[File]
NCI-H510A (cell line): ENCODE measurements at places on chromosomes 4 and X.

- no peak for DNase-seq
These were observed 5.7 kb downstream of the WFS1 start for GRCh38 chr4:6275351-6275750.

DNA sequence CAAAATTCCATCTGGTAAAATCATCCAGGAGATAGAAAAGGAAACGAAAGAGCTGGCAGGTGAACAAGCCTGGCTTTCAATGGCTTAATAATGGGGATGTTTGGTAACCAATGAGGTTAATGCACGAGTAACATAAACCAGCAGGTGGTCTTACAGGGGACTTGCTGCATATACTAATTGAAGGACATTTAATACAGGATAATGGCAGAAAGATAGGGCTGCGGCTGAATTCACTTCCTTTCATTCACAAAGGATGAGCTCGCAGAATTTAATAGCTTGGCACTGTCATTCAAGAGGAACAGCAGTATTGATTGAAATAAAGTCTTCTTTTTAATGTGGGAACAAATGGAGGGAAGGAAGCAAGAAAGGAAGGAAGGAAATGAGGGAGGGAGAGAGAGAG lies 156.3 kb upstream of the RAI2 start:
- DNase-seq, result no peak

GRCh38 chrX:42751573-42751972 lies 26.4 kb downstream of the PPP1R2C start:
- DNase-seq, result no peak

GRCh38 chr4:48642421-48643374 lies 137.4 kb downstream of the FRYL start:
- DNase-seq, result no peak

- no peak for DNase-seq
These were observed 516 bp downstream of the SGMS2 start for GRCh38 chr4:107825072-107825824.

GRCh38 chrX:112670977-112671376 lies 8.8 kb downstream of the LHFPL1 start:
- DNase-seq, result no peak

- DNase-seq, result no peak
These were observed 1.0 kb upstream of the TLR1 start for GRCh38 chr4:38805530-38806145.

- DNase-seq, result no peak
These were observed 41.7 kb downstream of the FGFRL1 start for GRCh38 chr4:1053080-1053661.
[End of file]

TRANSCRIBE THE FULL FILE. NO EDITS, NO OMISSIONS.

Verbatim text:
NCI-H510A (cell line): ENCODE measurements at places on chromosomes 4 and X.

- no peak for DNase-seq
These were observed 5.7 kb downstream of the WFS1 start for GRCh38 chr4:6275351-6275750.

DNA sequence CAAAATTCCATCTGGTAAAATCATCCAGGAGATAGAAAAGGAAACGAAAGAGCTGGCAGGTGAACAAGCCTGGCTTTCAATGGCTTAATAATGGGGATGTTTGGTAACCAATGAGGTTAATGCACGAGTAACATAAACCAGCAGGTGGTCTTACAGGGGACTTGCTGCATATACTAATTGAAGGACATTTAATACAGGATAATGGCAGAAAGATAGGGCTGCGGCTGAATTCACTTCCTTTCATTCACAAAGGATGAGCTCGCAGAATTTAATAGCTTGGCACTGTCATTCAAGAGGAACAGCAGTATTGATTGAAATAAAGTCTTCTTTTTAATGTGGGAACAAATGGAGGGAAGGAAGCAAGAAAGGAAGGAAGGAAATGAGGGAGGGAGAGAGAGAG lies 156.3 kb upstream of the RAI2 start:
- DNase-seq, result no peak

GRCh38 chrX:42751573-42751972 lies 26.4 kb downstream of the PPP1R2C start:
- DNase-seq, result no peak

GRCh38 chr4:48642421-48643374 lies 137.4 kb downstream of the FRYL start:
- DNase-seq, result no peak

- no peak for DNase-seq
These were observed 516 bp downstream of the SGMS2 start for GRCh38 chr4:107825072-107825824.

GRCh38 chrX:112670977-112671376 lies 8.8 kb downstream of the LHFPL1 start:
- DNase-seq, result no peak

- DNase-seq, result no peak
These were observed 1.0 kb upstream of the TLR1 start for GRCh38 chr4:38805530-38806145.

- DNase-seq, result no peak
These were observed 41.7 kb downstream of the FGFRL1 start for GRCh38 chr4:1053080-1053661.